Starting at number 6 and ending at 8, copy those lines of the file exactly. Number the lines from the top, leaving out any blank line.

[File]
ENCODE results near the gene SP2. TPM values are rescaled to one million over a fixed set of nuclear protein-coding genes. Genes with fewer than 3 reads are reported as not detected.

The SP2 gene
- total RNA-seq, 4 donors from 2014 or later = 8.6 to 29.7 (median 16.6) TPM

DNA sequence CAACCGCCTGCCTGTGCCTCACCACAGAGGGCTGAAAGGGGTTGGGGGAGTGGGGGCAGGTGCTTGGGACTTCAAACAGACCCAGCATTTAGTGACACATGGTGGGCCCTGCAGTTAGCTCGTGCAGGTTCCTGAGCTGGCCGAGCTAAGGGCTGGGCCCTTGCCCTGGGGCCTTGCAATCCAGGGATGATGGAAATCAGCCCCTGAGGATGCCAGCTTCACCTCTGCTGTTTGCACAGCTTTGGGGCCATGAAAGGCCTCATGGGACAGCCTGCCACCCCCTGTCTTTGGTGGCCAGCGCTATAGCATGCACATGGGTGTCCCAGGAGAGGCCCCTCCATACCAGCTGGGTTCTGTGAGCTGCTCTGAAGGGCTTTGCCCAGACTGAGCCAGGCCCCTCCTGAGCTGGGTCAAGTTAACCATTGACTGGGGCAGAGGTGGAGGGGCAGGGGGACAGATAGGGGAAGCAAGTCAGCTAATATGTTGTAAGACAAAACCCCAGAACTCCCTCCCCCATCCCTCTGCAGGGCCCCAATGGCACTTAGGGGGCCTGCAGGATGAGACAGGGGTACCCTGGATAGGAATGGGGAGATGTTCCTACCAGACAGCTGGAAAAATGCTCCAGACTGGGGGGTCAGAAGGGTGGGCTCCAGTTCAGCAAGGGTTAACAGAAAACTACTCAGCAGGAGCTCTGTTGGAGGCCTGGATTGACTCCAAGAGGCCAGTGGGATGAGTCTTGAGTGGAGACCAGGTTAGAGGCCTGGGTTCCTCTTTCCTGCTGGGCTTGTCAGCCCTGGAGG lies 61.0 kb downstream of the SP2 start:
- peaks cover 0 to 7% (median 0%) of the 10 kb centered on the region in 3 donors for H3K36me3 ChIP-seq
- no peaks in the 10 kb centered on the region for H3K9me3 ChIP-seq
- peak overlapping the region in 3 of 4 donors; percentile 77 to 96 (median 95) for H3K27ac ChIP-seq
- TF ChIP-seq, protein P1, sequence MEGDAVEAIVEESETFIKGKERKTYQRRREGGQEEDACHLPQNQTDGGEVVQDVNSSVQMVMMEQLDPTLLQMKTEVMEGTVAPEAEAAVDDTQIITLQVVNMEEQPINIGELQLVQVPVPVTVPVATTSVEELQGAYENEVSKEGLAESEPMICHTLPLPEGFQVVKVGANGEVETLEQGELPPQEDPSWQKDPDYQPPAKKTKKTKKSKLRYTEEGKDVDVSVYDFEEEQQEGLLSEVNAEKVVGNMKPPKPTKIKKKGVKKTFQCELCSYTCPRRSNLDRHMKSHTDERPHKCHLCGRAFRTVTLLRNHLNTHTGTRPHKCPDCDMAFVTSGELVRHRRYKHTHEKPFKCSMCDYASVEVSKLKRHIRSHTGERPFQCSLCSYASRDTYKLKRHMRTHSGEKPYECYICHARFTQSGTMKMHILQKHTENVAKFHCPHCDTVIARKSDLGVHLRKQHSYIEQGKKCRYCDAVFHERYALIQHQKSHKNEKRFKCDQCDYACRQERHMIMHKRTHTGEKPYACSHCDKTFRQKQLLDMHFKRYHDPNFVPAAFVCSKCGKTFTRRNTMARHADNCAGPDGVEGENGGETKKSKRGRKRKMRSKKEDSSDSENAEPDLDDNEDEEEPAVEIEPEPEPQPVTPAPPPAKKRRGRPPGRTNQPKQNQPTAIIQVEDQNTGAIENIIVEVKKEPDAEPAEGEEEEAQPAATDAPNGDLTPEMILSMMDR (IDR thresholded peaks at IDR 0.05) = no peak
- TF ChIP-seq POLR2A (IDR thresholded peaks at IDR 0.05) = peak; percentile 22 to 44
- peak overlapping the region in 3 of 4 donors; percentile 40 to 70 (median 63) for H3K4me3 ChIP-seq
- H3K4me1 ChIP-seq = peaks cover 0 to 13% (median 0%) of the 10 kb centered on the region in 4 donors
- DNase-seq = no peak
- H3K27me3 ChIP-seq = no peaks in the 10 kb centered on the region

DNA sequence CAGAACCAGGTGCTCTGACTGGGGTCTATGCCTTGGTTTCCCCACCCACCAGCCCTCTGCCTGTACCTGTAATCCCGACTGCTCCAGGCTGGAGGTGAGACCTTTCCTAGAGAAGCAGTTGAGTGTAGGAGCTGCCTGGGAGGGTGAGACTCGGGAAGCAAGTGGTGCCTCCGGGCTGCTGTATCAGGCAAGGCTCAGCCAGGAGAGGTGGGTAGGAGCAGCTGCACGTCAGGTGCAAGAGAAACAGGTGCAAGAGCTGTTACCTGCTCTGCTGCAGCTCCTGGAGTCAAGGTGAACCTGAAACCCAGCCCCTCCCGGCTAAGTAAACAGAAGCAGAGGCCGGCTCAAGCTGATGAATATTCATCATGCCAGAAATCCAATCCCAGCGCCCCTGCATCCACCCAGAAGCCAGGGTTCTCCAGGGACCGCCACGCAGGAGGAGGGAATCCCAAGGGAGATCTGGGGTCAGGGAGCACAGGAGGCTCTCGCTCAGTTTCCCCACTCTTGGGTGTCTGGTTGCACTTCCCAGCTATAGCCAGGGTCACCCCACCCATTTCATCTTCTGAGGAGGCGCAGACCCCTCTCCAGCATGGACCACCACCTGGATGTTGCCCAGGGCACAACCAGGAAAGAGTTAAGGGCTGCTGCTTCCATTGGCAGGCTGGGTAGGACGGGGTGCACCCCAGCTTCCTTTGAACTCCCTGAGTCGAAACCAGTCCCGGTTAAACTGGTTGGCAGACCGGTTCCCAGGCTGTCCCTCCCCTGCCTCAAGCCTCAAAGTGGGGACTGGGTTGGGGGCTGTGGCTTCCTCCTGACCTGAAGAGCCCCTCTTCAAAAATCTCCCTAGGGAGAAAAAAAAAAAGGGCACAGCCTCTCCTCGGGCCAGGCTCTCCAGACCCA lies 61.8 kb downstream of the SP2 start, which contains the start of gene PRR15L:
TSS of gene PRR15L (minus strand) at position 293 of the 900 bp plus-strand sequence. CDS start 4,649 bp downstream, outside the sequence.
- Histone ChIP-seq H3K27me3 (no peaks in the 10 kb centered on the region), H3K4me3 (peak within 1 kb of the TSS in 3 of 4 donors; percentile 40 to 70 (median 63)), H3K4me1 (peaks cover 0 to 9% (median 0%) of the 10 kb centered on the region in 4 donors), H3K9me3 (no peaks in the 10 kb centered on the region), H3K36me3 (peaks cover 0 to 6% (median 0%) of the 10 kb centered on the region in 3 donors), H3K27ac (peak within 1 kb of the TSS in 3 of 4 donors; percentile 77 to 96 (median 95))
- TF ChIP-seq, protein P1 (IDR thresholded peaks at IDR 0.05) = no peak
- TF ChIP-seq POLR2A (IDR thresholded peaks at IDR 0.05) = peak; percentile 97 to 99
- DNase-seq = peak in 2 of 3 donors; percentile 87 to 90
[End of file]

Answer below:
- no peaks in the 10 kb centered on the region for H3K9me3 ChIP-seq
- peak overlapping the region in 3 of 4 donors; percentile 77 to 96 (median 95) for H3K27ac ChIP-seq
- TF ChIP-seq, protein P1, sequence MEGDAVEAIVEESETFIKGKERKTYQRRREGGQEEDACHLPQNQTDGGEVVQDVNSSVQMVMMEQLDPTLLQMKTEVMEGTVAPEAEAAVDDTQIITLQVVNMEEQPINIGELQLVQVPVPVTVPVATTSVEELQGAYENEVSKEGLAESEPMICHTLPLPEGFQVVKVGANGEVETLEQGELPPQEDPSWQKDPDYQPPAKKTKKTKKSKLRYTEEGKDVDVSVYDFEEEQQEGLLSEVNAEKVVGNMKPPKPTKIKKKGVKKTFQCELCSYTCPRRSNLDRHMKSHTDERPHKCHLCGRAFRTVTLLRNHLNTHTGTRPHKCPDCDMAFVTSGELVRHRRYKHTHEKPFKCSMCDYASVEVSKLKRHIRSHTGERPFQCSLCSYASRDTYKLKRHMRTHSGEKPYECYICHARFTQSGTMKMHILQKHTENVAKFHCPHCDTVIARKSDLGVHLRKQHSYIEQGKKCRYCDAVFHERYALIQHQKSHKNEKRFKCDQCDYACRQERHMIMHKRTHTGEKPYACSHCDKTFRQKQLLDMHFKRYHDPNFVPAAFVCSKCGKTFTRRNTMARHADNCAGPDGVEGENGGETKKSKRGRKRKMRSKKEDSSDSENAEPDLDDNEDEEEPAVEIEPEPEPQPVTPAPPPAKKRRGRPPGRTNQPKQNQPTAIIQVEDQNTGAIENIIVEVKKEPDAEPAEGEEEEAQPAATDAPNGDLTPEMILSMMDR (IDR thresholded peaks at IDR 0.05) = no peak